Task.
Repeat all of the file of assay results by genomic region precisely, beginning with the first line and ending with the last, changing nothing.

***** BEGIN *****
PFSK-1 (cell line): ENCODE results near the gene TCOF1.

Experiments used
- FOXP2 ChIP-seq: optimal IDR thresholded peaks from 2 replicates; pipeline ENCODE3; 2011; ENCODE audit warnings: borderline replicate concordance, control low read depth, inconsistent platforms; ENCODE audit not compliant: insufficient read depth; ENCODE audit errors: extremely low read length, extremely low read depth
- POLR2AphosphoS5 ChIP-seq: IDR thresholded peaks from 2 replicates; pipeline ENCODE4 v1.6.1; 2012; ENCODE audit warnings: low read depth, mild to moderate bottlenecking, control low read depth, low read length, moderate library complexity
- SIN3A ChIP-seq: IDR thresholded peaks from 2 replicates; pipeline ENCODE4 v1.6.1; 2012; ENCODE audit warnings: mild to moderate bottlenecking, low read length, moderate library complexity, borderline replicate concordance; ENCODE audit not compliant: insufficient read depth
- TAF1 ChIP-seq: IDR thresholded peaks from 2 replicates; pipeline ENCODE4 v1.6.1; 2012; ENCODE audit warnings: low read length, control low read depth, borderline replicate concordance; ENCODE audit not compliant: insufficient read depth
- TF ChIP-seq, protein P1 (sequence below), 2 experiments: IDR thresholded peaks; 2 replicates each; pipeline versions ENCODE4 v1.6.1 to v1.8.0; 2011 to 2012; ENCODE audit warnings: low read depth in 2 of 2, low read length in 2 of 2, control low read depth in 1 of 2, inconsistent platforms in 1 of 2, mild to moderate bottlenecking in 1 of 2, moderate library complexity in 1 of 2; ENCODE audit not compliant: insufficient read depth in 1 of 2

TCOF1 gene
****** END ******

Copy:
PFSK-1 (cell line): ENCODE results near the gene TCOF1.

Experiments used
- FOXP2 ChIP-seq: optimal IDR thresholded peaks from 2 replicates; pipeline ENCODE3; 2011; ENCODE audit warnings: borderline replicate concordance, control low read depth, inconsistent platforms; ENCODE audit not compliant: insufficient read depth; ENCODE audit errors: extremely low read length, extremely low read depth
- POLR2AphosphoS5 ChIP-seq: IDR thresholded peaks from 2 replicates; pipeline ENCODE4 v1.6.1; 2012; ENCODE audit warnings: low read depth, mild to moderate bottlenecking, control low read depth, low read length, moderate library complexity
- SIN3A ChIP-seq: IDR thresholded peaks from 2 replicates; pipeline ENCODE4 v1.6.1; 2012; ENCODE audit warnings: mild to moderate bottlenecking, low read length, moderate library complexity, borderline replicate concordance; ENCODE audit not compliant: insufficient read depth
- TAF1 ChIP-seq: IDR thresholded peaks from 2 replicates; pipeline ENCODE4 v1.6.1; 2012; ENCODE audit warnings: low read length, control low read depth, borderline replicate concordance; ENCODE audit not compliant: insufficient read depth
- TF ChIP-seq, protein P1 (sequence below), 2 experiments: IDR thresholded peaks; 2 replicates each; pipeline versions ENCODE4 v1.6.1 to v1.8.0; 2011 to 2012; ENCODE audit warnings: low read depth in 2 of 2, low read length in 2 of 2, control low read depth in 1 of 2, inconsistent platforms in 1 of 2, mild to moderate bottlenecking in 1 of 2, moderate library complexity in 1 of 2; ENCODE audit not compliant: insufficient read depth in 1 of 2

TCOF1 gene